As the city-wide revaluation nears its final stages, we are pleased to share the preliminary valuations of residential property in the City of Bath, effective as of April 1, 2019! For more details on the results of the revaluation, and a downloadable list of all Bath residential properties (with old and new values), see the residential revaluation page and the residential revaluation data page. For final valuations for all properties, see the 2019 commitment.
The City of Bath is completing a city-wide revaluation of all real property in Bath, to be effective as of April 1, 2019. In order to ensure that the City’s tax burden is shared fairly among all property owners, it’s necessary to update our descriptions and valuations of properties throughout the City.
On average, Bath’s current valuations are approximately 100% of market value, and that will be our goal upon completion of the revaluation. Bath’s last revaluation was completed in 2005, and many properties have changed significantly since then. That creates the potential that some Bath properties are either over-assessed or under-assessed, relative to others. The goal in the revaluation is to improve the fairness of our property values, so that all Bath taxpayers are treated similarly.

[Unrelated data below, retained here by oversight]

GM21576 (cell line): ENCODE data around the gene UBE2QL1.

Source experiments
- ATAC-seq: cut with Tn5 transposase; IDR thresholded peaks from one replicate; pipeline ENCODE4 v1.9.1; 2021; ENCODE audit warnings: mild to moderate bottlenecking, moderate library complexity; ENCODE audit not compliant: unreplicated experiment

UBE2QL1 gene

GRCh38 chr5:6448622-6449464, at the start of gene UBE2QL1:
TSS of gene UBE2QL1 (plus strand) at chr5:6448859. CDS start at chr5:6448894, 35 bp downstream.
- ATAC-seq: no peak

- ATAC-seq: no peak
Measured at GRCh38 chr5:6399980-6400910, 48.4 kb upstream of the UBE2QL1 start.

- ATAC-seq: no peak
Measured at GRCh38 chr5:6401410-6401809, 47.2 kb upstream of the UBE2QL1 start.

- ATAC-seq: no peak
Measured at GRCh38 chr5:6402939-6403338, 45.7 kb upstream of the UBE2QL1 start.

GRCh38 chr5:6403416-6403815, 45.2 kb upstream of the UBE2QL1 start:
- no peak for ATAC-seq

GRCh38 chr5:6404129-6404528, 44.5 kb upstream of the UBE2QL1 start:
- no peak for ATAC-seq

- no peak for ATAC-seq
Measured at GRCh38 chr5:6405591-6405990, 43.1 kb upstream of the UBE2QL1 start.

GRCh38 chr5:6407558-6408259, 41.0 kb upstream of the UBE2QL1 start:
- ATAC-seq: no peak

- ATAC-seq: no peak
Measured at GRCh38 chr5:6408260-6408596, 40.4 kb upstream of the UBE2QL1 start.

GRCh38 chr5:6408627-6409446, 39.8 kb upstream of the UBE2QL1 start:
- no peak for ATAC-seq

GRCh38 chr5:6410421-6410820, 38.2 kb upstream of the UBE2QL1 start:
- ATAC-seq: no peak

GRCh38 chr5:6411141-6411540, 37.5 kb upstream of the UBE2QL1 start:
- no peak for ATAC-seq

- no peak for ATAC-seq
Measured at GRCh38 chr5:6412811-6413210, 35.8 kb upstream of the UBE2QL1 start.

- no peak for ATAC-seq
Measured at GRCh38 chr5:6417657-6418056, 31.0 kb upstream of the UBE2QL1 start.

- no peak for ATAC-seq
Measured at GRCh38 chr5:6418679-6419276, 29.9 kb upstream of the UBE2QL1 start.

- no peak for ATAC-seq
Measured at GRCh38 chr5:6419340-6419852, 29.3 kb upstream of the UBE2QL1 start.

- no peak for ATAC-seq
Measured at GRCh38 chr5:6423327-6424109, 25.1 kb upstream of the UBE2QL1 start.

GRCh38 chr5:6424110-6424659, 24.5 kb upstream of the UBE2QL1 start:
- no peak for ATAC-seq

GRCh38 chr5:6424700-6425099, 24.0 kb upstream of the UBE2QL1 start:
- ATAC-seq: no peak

The appraisal firm of Vision Government Solutions has been hired by the City of Bath to complete the revaluation project. Vision’s Appraisal division will be working with the Assessor’s Office to make the process a successful one. The following is a general outline and explanation of each phase of the project.
There are five major phases to a municipal revaluation: Data Collection, Market Analysis, Valuation, Field Review and Informal Hearings.
The first phase, Data Collection, will begin July, 2018 and last for approximately 7-8 months. During this phase data collectors, also known as “Listers," go to each property and physically inspect the interior and verify the measurements of the exterior of each building. These Listers note the building’s location, size, age, quality of construction, improvements, topography, utilities, zoning restrictions, if any, and numerous other characteristics both inside and out.
To ensure that a home was inspected, the homeowner is asked to sign the data collection form to verify that the inspection took place. The entire process takes approximately 15 minutes. If a homeowner is not home during the initial visit, or the data collector visits at an inconvenient time, a letter will be mailed to the property owner asking them to call and set up an appointment for an inspection.
Listers will also be taking photographs of the exterior of each property as they visit them. These photos are added to the Assessor’s database and will be printed on the property record card. No interior photos are collected.
All Vision representatives will carry identification cards and have their cars listed with both the Assessor’s Office and the Police Department.